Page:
How to calculate torque and rpm

Updated March 23, 2017

Torque and revolutions per minute, or RPM, are physical concepts in rotational mechanics. Strictly defined, torque is the applied force scaled by the linear distance of a level arm, a value that quantifies how much force gives rise to rotational motion, such as that imparted by a wrench. RPM quantifies the periodicity of the motion. The product of torque and RPM is power, or the rate at which an object in rotational motion does work. You can calculate each of these values when the power rating is known, as is common with motorised engines.

Determine the frequency (f) of rotation. If the rotational motion of interest is that of a car engine, the object in rotational motion is the crankshaft. Do this by timing one full cycle from start to finish. The inverse of the amount of time (t) it takes to complete one cycle is the frequency (f = 1/t). Units of frequency are hertz (Hz) or inverse seconds.

Convert the frequency to RPM. Divide the frequency by 60 to denote the number of cycles per minute instead of per second, or RPM = f/60.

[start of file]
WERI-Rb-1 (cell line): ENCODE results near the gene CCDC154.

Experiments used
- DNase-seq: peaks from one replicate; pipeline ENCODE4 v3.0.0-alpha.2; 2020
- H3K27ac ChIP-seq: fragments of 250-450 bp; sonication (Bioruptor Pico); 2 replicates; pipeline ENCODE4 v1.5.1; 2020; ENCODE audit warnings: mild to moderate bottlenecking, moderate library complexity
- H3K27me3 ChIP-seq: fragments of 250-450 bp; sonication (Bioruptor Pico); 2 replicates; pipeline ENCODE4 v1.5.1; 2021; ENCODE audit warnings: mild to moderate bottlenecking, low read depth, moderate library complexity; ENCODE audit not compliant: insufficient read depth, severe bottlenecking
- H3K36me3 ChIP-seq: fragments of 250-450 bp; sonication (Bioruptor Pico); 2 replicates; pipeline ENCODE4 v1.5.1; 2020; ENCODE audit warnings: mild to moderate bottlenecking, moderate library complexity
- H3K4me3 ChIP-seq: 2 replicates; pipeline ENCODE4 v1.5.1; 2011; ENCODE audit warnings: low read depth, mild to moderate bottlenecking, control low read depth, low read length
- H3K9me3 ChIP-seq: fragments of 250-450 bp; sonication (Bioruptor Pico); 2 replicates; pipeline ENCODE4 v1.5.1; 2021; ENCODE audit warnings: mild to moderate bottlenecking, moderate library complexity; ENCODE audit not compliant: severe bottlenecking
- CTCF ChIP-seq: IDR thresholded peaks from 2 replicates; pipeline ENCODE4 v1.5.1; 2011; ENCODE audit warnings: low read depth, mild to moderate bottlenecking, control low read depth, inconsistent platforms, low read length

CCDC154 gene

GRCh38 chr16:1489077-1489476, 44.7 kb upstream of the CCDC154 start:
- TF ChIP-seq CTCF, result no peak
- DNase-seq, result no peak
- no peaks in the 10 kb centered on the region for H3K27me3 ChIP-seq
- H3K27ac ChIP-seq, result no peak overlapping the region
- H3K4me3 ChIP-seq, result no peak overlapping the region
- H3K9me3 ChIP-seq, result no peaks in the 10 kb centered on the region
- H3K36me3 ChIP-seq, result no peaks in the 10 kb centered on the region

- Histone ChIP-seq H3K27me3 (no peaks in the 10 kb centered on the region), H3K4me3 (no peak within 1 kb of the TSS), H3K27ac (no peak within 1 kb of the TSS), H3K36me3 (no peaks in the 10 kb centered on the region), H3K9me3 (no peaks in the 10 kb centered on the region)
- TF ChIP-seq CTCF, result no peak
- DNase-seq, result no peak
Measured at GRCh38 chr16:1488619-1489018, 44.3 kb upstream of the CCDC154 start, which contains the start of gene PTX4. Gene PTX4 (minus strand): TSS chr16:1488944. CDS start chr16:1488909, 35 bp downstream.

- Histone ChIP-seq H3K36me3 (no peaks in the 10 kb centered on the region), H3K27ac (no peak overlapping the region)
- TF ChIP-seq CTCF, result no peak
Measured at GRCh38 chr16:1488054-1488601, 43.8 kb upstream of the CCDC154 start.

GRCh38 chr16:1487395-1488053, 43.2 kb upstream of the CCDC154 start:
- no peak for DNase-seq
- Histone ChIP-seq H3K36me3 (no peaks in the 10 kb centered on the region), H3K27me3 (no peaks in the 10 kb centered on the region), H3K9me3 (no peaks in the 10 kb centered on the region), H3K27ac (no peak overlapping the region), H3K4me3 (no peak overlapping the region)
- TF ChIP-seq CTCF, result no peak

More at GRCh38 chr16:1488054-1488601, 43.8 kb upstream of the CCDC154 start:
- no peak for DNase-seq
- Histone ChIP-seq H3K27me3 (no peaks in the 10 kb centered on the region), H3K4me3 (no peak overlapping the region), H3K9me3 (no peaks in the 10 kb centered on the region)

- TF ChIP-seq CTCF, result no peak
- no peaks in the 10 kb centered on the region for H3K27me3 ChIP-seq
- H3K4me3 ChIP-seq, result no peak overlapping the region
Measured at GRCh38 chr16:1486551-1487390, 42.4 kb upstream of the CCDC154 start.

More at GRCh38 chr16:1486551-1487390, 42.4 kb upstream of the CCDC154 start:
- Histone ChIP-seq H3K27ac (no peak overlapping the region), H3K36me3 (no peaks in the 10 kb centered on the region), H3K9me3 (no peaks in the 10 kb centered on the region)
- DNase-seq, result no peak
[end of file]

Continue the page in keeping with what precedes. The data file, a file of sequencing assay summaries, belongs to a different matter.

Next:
Write down the power rating of the engine. This will most likely be given in units of horsepower, or HP. The power rating is a universal indicator of the engine's performance, so it should be easy to find in manufacturer literature, such as the owner's manual.

Multiply the power by 746 watt/horsepower (W/HP) to write the power rating in terms of more standard units if that is preferred. Remember that a watt is a joule/second, so it'll be necessary to divide the power by 60 to put the work rate in "per minute" terms as well. Omit this step if the you want to render the torque in units of foot-pounds.

Divide the power by the RPM. The full formula for the power (P) in terms of the torque (T) and RPM is P = 2(pi)(T)(RPM), so you will also need to multiply the result by a factor of 2(pi) to get the correct torque. Check your answer by ensuring that your final value is given in units of foot-pounds or Newton-meters.

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About the Author

Andi Small is a physical scientist who has written professionally and done academic research since 2008. She has been published in the American Institute of Physics conference proceedings. Small's professional interests include research and development, K-12 education and scientific communication for non-scientists. She has a Master of Science in physical science from Idaho State University.